“I have been divorced for five years. The child support order has never been modified but I know my spouse received a big promotion and the children’s expenses have really increased. The problem is that I remarried and my new husband earns twice as much as my former husband. Am I entitled to ask for more child support?”
“My wife got 50% of my pension in the divorce a year ago. But she just remarried and her husband is really wealthy. I lost my job. Can I go back to court to get my pension back?”
“At the time we got divorced the divorce judgment permitted me to stay in our home for five years with the children. At the end of the five years I either had to buy out my husband for half the equity or sell and divide the equity. In the meantime, the value of our house decreased so much that we now owe more than it is worth. What are my options?”
“My wife and I were divorced four years ago. She stayed in our house with our kids by agreement. Since she couldn’t afford to refinance, and the housing slump caused our house to be ‘under water’ we agreed that she would stay with the kids, pay the mortgage and we would put the house on the market in five years. I just found out that she hasn’t paid the mortgage for months. I’m worried that she will file bankruptcy and stick me with the debt. What are my options?”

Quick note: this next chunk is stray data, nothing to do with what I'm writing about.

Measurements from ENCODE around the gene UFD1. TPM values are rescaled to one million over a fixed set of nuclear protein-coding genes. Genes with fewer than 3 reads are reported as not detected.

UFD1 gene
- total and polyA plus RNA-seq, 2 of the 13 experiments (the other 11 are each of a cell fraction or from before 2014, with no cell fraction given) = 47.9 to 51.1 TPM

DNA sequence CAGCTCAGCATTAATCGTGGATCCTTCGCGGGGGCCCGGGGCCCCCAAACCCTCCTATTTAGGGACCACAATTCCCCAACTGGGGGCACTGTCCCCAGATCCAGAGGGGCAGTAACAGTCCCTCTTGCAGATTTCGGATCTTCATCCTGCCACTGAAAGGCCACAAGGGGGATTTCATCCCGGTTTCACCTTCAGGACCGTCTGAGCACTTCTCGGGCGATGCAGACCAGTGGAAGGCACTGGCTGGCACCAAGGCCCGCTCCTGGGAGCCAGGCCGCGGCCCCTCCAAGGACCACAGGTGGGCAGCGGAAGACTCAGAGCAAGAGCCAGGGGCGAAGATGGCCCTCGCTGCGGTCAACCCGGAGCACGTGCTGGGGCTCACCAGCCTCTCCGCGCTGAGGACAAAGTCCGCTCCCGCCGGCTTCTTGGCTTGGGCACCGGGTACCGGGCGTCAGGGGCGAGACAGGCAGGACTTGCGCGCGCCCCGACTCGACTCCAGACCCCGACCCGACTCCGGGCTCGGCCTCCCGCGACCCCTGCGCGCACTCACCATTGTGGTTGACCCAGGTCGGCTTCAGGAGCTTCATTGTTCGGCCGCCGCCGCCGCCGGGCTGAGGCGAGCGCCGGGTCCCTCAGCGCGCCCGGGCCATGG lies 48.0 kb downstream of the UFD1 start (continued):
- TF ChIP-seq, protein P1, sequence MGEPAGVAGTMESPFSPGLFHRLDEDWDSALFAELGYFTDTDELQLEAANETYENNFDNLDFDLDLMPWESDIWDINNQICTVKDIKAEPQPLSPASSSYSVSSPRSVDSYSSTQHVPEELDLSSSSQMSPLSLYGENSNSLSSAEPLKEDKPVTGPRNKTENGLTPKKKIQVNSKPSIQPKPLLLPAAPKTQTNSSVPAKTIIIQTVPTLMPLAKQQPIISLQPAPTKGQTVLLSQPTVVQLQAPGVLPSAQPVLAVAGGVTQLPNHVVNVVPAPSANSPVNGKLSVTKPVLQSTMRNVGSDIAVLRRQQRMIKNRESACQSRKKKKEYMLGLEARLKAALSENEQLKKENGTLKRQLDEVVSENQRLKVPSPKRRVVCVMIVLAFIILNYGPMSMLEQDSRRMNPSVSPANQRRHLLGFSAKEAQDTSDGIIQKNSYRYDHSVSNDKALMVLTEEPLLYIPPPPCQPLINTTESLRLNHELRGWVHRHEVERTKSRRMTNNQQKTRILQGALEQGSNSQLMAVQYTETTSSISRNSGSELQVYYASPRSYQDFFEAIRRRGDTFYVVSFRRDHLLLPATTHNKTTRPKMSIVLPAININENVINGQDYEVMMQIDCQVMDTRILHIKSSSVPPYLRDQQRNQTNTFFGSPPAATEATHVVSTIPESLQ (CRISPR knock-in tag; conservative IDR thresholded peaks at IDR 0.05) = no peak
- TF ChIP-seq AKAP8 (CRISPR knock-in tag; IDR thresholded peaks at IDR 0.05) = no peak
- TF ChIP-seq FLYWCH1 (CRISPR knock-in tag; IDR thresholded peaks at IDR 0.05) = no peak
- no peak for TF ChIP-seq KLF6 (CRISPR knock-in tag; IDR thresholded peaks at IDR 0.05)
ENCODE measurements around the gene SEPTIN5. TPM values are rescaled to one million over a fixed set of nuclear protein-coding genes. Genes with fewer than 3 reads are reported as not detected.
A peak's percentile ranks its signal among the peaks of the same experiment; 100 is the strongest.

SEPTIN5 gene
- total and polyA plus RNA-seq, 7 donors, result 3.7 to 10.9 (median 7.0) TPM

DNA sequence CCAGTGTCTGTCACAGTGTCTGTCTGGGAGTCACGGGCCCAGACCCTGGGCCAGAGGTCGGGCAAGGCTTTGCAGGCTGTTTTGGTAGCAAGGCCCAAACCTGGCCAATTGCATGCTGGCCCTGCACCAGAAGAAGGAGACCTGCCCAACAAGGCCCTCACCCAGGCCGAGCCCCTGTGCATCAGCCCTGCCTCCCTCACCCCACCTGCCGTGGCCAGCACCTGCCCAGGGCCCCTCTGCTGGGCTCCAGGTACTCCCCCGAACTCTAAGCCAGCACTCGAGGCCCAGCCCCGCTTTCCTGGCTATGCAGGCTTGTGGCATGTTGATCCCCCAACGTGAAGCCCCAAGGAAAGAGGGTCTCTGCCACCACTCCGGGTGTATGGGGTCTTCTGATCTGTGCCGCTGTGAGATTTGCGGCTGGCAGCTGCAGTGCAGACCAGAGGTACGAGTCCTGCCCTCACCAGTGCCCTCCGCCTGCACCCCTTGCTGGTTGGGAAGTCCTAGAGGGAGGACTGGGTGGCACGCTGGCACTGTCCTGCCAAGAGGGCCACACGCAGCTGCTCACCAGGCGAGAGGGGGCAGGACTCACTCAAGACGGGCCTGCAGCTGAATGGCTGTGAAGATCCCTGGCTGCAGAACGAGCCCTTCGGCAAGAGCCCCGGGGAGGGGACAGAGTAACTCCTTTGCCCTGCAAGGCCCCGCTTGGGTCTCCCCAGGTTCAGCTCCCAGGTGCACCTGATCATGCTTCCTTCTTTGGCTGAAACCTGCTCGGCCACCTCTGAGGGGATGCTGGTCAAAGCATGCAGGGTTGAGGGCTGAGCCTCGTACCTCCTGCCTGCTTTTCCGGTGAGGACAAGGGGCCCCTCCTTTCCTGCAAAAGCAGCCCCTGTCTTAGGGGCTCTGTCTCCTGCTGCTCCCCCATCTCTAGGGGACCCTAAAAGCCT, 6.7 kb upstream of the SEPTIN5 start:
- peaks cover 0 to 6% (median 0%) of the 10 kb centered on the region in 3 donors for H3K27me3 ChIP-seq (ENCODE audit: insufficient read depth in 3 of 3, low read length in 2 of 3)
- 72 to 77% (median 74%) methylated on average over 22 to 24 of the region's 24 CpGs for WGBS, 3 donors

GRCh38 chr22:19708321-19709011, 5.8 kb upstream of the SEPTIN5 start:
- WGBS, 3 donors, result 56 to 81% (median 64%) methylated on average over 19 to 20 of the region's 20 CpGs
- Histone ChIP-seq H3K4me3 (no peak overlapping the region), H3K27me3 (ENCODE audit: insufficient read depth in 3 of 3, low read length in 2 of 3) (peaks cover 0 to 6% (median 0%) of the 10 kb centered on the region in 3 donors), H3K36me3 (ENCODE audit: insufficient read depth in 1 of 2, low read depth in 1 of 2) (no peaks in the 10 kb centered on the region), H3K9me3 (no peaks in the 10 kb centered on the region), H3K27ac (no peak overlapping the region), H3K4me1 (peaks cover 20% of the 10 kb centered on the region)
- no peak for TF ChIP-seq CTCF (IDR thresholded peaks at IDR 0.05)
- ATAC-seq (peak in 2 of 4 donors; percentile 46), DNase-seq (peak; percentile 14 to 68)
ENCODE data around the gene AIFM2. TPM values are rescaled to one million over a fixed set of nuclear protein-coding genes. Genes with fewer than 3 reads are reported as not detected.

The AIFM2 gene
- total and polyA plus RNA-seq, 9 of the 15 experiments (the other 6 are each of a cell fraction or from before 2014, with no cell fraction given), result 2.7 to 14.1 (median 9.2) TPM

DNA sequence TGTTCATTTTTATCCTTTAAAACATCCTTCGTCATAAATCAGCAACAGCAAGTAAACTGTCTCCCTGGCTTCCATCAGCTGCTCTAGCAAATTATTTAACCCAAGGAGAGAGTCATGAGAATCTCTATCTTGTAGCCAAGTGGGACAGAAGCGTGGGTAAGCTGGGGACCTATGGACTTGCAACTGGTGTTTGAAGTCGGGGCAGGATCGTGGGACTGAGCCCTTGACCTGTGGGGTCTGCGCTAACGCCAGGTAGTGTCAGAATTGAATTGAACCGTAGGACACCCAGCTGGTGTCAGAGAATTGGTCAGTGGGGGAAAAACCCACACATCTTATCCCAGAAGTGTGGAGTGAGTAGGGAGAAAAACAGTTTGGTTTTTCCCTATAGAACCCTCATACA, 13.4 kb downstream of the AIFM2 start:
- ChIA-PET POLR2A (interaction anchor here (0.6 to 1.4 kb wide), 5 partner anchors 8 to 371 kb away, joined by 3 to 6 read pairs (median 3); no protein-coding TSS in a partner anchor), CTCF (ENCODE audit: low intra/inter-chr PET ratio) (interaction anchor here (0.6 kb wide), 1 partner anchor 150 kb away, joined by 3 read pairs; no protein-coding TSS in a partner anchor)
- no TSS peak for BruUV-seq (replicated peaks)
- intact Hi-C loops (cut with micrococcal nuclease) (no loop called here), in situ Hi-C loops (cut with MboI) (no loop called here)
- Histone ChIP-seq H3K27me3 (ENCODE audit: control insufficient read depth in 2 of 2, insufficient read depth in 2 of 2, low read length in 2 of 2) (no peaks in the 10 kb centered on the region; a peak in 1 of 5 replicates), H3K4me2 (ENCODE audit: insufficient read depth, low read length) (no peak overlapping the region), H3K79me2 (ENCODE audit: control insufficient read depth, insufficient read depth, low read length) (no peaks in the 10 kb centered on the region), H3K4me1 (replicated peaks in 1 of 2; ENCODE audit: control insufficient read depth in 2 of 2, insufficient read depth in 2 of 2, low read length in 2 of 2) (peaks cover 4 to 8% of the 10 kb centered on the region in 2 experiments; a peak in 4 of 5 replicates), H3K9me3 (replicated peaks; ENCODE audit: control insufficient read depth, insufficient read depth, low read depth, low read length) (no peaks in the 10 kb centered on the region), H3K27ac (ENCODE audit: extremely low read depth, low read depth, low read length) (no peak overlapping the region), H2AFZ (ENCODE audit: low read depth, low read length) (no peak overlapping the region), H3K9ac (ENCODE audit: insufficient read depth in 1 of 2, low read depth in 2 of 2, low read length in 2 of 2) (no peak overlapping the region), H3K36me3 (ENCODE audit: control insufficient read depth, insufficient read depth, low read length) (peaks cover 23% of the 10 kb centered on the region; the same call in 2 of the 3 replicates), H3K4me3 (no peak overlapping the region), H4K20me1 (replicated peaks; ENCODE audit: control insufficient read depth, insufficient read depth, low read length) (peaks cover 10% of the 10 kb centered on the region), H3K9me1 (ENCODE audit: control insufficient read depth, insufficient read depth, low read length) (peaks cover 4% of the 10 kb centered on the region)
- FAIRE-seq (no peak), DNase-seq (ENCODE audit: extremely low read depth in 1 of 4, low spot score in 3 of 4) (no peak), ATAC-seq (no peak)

“Last month I learned that my former spouse divorced me by publication, even though we still work together at ABC corp. I saw the default judgment and learned that she asked for and was awarded the family car that I drive and that is titled to me. What can I do?”
Many complicated property issues have arisen post decree with the recession and dramatic fall in home values in Chicagoland. Many divorcing spouses, who counted on dividing equity in their former marital homes, are now dividing debt. Others who divorced after the slump entered into agreements counting on a resurgence in home values but not counting on the possibility that their former spouse would default on the loans. Many of these issues will be resolved in bankruptcy court. For those issues that are not, and to discuss options that do not involve bankruptcy, call Julie. Judgments are final when entered. However a spouses’ fraud or a court’s lack of jurisdiction may permit you, under certain circumstances, to vacate a divorce judgment. Certain aspects within a divorce judgment, such as custody orders, visitation orders and support orders are always modifiable. Other aspects may be modifiable, such as a maintenance award. Property allocations, absent fraud, are treated differently. Consult with Julie to determine whether or not you are entitled to return to court or whether or not you are likely to receive relief from an onerous judgment.